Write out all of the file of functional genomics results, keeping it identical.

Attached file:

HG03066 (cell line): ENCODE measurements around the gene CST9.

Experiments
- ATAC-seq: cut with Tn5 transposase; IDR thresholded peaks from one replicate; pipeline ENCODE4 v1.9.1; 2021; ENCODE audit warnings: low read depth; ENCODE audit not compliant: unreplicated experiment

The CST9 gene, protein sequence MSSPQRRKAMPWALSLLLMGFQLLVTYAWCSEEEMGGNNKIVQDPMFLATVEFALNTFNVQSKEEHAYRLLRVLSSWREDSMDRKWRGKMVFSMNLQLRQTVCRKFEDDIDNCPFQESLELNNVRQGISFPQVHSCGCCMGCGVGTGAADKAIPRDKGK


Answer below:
HG03066 (cell line): ENCODE measurements around the gene CST9.

Experiments
- ATAC-seq: cut with Tn5 transposase; IDR thresholded peaks from one replicate; pipeline ENCODE4 v1.9.1; 2021; ENCODE audit warnings: low read depth; ENCODE audit not compliant: unreplicated experiment

The CST9 gene, protein sequence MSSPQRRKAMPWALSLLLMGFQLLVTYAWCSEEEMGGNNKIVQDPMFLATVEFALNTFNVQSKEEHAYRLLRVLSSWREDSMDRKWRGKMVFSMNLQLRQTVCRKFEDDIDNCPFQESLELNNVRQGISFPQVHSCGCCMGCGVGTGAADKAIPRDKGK